Experiment 8

Experiment 8 - EXPERIMENT 9 Oscillating Reactions...

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EXPERIMENT 9 Oscillating Reactions 1/6 E XPERIMENT 9 Oscillating Reactions 9.1 Purpose In experiment 9, the oscillatory Briggs-Rauscher reaction is investigated in terms of different initial conditions and different organic substrates. 9.2 Background Most reactions proceed smoothly, at varying rates, to a final state of equilibrium. Some, however, do not. They oscillate in time: the concentrations of reactant, product, or intermediate species fluctuate wildly, often leading to easily observable oscillations in time of these concentrations. Other reactions are known that produce oscillations in space—waves of reactants, products, or intermediates show up. Such oscillatory reaction systems are of great interest. Many natural phenomena, from firefly flashes to the heartbeat of mammals, are oscillatory chemical systems, and spatial oscillations, for example tiger stripes or zebra stripes, are also familiar. While oscillating biological reactions are incompletely understood, there are a number of oscillating reactions known among simple inorganic or organic molecules. Examples of oscillating chemical reactions are often clock reactions. We recall that a chemical clock is a complex mixture of reacting chemical compounds in which the concentration of one component shows an abrupt change accompanied by a visible color effect. The Briggs-Rauscher reaction is a prominent example of an oscillatory reaction, and the concentration of products and reactants can be approximated in terms of damped oscillations. A typical Briggs-Rauscher system consists of i) an aqueous solution of hydrogen peroxide H 2 O 2 ii) an aqueous solution of an iodate, such as potassium iodate KIO 3 . iii) a strong, chemically unreactive acid, such as sulfuric acid H 2 SO 4 .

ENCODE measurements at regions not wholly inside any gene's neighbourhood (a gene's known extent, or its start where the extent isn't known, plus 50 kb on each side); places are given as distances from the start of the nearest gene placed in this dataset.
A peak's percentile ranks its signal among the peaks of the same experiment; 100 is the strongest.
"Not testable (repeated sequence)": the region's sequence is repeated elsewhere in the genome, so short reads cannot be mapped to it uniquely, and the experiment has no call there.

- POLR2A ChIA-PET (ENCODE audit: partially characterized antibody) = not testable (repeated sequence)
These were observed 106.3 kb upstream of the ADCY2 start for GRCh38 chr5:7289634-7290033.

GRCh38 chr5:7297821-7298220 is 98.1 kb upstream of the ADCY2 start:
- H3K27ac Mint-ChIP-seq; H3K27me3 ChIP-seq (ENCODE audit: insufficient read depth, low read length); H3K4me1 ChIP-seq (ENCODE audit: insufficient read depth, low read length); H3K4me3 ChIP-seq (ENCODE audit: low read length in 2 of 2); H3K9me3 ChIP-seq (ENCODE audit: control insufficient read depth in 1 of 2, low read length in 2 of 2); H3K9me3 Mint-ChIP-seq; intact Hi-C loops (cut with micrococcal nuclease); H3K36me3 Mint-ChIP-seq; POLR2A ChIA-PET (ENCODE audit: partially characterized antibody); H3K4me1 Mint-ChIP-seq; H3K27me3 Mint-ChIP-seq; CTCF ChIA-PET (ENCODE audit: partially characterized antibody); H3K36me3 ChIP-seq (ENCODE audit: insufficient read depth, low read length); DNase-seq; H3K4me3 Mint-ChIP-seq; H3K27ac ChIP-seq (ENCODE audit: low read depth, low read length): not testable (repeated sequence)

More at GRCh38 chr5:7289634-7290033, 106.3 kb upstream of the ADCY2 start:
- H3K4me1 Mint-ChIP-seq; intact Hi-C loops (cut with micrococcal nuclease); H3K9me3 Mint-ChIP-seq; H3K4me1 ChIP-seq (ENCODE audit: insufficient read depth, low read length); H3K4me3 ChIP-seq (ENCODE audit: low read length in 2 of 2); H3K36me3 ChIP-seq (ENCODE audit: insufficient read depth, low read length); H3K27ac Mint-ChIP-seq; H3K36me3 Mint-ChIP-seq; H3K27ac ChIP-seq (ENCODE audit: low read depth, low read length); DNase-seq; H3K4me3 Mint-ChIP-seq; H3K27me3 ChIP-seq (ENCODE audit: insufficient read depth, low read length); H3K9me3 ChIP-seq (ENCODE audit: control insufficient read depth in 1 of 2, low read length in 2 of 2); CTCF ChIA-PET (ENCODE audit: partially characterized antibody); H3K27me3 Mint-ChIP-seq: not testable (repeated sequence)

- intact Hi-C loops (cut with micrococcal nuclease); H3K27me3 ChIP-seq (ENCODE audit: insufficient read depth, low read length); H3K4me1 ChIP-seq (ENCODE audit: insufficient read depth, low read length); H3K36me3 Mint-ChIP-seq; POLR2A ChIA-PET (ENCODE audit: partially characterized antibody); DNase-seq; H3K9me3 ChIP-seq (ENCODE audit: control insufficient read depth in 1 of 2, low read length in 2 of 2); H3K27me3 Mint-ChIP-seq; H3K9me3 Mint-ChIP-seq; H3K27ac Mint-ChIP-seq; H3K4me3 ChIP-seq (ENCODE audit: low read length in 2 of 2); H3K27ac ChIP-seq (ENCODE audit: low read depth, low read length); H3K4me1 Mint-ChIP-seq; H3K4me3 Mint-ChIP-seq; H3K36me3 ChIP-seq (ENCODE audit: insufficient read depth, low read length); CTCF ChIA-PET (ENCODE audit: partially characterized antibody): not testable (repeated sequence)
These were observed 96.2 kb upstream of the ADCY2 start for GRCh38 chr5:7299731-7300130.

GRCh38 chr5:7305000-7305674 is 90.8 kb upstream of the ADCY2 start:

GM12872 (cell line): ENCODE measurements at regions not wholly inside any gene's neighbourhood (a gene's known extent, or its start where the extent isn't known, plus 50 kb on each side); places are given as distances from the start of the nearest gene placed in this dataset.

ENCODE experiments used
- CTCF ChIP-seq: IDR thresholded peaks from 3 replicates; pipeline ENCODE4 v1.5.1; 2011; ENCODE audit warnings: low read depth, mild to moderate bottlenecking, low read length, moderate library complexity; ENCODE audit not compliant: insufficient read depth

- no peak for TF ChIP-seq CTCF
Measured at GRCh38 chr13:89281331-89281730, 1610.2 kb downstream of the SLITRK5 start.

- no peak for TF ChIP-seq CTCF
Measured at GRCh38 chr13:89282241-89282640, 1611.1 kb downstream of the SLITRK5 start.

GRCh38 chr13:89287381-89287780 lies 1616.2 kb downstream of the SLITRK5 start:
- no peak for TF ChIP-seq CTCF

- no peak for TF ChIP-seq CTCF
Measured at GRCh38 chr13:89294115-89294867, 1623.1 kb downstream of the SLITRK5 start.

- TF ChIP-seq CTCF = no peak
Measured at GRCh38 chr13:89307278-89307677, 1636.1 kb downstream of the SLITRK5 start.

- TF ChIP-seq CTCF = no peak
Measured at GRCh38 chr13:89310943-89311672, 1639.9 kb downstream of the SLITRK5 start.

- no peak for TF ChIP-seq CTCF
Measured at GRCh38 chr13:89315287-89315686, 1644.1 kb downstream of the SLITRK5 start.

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EXPERIMENT 9 Oscillating Reactions 2/6 iv) divalent manganese cations Mn 2+ as catalyst, which can be added as manganese sulfate MnSO 4 . v) An organic compound with an active, enolic hydrogen atom attached to carbon, R-H. The organic compound R-H will slowly reduce free iodine I 2 to iodide I - . Malonic acid HOOC-CH 2 -COOH is an excellent organic compound R-H. Another organic substrate that has been suggested is acetone H 3 C-CO-CH 3 . Starch is optionally added as an indicator to show the abrupt increase in iodide ion concentration [I - ] as a sudden change from the orange or amber color of free iodine I 2 to dark blue of the iodine-starch complex. The iodine-starch complex consists of an incorporation of triiodide I
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This note was uploaded on 04/29/2008 for the course CHEM 118 taught by Professor Jacobsen during the Spring '08 term at Tulane.

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Experiment 8 - EXPERIMENT 9 Oscillating Reactions...

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